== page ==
The jobs that pay money. The jobs that pay out in other ways. The jobs that make art possible, and the ones threatening to take over everything. We’re checking them all out for this week’s “State of Wonder,” as we talk to artists about the work they do for love, for money, or some mix of the two.
Heavy Metals with Mark Vehrencamp — 0:05
Man of all bands Mark Vehrencamp is hardworking to an extreme. He plays in over a dozen bands, in styles ranging from symphonic to Second Line. In addition to playing music most nights of the week, he maintains a day job as a locomotive engineer with Union Pacific railroad. The story of how he came to balance two seemingly disparate worlds goes back almost 40 years. You’ll need a spreadsheet to stay on top of his dozens of monthly gigs, but find the Vancouver Symphony schedule here, and his schedule with Mary Flower and the BBQ Boys here. Also, don’t miss sketch artist Rita Sabler’s beautiful biographical study capturing Mark’s life and work.
On the Road with Jodi Darby — 4:20
When Jodi Darby was in her early 20s, she was stuck. Pursuing her writing while working a day job as a baker, she said, she wasn’t finding the focus she needed. So Darby and a childhood friend took jobs as long-haul truckers, launching an odyssey that would take them across the country, and set the table for the creative work of their adult lives. Darby’s zine chronicling this time in her life, “Our Lady of Near Death Experiences,” sold out, but is being reprinted. Look for the film Darby made with Erin Yanki and Julie Perrini, “Arresting Power: Resisting Police Violence in Portland, Oregon,” at PICA Jan. 10.
Fast Cash, Faster Company: Drummer Ben Tyler — 20:40
It sounded so simple. A quick gig with a $100 payout, at a time when drummer Ben Tyler (of Small Skies and other bands) was new to town and desperate for income. It turned out the show’s location was a North Portland sex club, and Tyler was in for more than he bargained. He offers an object lesson in gigs gone sideways.
Alicia Jo Rabins on Delving Deeper — 31:00
When Alicia Jo Rabins was approaching her bat mitzvah, her tutor was a well-meaning guy who gave her Torah chants to memorize on her Walkman. It wasn’t until years later she actually found her own gateway into Jewish texts and tradition, and a meaningful door to her own spirituality. Today, in addition to writing poetry and music, she helps kids get ready for their own coming-of-age rites with a more personalized approach. We visited the backyard hut where she works as a Jewish educator — a calling as informative for her own faith and art practice as for the kids she tutors. Rabin’s new poetry collection is titled “Fruit Geode.” More information can be found on her website. Listen for her on “Think Out Loud” Dec. 13.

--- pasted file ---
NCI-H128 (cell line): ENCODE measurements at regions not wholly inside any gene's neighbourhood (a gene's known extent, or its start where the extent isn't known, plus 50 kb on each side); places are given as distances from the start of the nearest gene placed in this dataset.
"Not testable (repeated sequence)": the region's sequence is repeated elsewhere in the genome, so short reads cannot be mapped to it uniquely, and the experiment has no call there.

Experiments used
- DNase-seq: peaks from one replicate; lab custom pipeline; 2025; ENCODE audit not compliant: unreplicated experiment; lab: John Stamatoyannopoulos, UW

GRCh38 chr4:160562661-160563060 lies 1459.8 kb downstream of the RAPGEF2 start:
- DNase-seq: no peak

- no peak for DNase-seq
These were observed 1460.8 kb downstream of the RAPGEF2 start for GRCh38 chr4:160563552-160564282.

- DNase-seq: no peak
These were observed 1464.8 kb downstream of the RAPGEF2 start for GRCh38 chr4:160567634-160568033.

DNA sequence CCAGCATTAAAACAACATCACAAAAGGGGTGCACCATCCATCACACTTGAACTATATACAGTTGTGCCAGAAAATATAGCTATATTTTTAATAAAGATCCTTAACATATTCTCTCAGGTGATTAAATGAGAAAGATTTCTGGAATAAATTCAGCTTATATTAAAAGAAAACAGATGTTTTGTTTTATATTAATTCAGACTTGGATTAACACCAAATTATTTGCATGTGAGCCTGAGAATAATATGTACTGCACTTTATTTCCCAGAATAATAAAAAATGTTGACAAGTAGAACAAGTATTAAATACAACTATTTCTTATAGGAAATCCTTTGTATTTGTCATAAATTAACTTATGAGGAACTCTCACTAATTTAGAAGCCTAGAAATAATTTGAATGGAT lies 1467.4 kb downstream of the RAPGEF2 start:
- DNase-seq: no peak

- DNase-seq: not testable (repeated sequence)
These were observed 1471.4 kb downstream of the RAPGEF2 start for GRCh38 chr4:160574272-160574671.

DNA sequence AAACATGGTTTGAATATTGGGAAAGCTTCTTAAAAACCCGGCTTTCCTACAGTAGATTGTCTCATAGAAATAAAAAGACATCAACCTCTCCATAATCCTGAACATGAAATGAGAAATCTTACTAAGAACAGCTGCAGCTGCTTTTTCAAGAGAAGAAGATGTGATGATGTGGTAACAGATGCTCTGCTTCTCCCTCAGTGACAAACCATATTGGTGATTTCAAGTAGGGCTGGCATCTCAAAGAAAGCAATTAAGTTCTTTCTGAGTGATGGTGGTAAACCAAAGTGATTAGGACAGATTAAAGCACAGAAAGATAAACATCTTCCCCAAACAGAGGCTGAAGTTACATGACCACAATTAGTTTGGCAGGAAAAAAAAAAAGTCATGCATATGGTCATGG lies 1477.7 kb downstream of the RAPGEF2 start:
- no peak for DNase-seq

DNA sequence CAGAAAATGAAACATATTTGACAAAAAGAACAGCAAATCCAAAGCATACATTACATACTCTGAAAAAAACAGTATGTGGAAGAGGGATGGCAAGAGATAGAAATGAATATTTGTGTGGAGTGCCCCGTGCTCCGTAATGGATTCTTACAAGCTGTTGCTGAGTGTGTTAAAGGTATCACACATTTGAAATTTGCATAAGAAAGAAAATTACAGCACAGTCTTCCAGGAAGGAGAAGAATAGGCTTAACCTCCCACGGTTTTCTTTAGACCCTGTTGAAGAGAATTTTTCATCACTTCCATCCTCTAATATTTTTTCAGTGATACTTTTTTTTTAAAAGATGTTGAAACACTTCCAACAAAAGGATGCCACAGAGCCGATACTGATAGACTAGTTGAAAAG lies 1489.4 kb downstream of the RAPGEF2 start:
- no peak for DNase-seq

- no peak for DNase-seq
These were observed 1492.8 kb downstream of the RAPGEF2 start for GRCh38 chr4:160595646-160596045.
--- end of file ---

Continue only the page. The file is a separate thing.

Making It: Amy Miller — 39:40
Comedian Amy Miller shared a story recently about a fellow comedian’s question: When did she realize she’d made it? For a lot of artists, it would be hard to know whether to laugh or cry while answering that question. Miller wrote a short, poignant essay talking about the ongoing struggle to maintain her career, her own misgivings, and the realities of an elusive and grand exterior of success. We miss Miller dearly. She lived in Portland for four years, scaling the ranks in the comedy clubs. She moved on to Los Angeles in 2016. But if you liked what you heard, don’t miss her one-night return to Portland, accompanied by another of our favorite Portland ex-pats, Caitlin Weierhaeuser, Dec. 15.
Ro Tam on Finding a Place to Pour her Creativity — 45:40
Ro Tam always thought she’d be a musician. But in her teens she came to the conclusion that photography was a better place to put her creative ambitions. Flash forward a few more years, and suddenly Tam is the owner of one of Portland’s top-rated coffee bars: Either/Or. Like so many of us, Tam had to find a Plan B, when aspirations give way to reality. We love her story for her ingenuity in centering a design sensibility while curating a beautiful experience for coffee customers. Stop in and see what she made.